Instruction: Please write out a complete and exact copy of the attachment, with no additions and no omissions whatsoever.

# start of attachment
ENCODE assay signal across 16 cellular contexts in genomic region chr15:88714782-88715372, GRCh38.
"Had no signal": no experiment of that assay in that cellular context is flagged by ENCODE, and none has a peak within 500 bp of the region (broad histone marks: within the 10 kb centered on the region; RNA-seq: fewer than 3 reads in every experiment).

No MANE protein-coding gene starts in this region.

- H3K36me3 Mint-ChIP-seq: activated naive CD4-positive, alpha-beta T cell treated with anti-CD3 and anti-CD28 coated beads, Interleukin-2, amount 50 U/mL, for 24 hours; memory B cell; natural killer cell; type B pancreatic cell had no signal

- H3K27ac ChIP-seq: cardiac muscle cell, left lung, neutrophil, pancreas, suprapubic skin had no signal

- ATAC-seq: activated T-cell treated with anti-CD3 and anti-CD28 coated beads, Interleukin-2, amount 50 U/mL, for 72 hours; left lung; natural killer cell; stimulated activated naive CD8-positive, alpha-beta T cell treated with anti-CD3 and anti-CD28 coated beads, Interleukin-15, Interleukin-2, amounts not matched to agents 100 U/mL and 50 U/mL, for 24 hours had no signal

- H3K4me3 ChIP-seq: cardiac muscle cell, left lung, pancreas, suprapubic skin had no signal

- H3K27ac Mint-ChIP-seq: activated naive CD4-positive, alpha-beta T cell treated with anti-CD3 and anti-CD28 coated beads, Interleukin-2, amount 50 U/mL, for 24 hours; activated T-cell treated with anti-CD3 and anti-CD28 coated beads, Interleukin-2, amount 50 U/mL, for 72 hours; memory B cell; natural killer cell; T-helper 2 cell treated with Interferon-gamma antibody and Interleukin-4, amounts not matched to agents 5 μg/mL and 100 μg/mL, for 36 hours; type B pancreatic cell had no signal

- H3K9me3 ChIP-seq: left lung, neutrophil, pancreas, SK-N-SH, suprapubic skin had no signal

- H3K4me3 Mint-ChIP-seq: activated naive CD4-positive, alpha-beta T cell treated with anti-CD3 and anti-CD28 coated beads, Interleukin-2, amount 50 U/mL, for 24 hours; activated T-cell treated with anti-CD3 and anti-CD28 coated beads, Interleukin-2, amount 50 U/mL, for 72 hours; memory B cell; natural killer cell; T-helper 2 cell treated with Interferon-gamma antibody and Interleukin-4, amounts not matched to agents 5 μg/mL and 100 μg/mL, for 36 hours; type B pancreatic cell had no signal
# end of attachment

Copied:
ENCODE assay signal across 16 cellular contexts in genomic region chr15:88714782-88715372, GRCh38.
"Had no signal": no experiment of that assay in that cellular context is flagged by ENCODE, and none has a peak within 500 bp of the region (broad histone marks: within the 10 kb centered on the region; RNA-seq: fewer than 3 reads in every experiment).

No MANE protein-coding gene starts in this region.

- H3K36me3 Mint-ChIP-seq: activated naive CD4-positive, alpha-beta T cell treated with anti-CD3 and anti-CD28 coated beads, Interleukin-2, amount 50 U/mL, for 24 hours; memory B cell; natural killer cell; type B pancreatic cell had no signal

- H3K27ac ChIP-seq: cardiac muscle cell, left lung, neutrophil, pancreas, suprapubic skin had no signal

- ATAC-seq: activated T-cell treated with anti-CD3 and anti-CD28 coated beads, Interleukin-2, amount 50 U/mL, for 72 hours; left lung; natural killer cell; stimulated activated naive CD8-positive, alpha-beta T cell treated with anti-CD3 and anti-CD28 coated beads, Interleukin-15, Interleukin-2, amounts not matched to agents 100 U/mL and 50 U/mL, for 24 hours had no signal

- H3K4me3 ChIP-seq: cardiac muscle cell, left lung, pancreas, suprapubic skin had no signal

- H3K27ac Mint-ChIP-seq: activated naive CD4-positive, alpha-beta T cell treated with anti-CD3 and anti-CD28 coated beads, Interleukin-2, amount 50 U/mL, for 24 hours; activated T-cell treated with anti-CD3 and anti-CD28 coated beads, Interleukin-2, amount 50 U/mL, for 72 hours; memory B cell; natural killer cell; T-helper 2 cell treated with Interferon-gamma antibody and Interleukin-4, amounts not matched to agents 5 μg/mL and 100 μg/mL, for 36 hours; type B pancreatic cell had no signal

- H3K9me3 ChIP-seq: left lung, neutrophil, pancreas, SK-N-SH, suprapubic skin had no signal

- H3K4me3 Mint-ChIP-seq: activated naive CD4-positive, alpha-beta T cell treated with anti-CD3 and anti-CD28 coated beads, Interleukin-2, amount 50 U/mL, for 24 hours; activated T-cell treated with anti-CD3 and anti-CD28 coated beads, Interleukin-2, amount 50 U/mL, for 72 hours; memory B cell; natural killer cell; T-helper 2 cell treated with Interferon-gamma antibody and Interleukin-4, amounts not matched to agents 5 μg/mL and 100 μg/mL, for 36 hours; type B pancreatic cell had no signal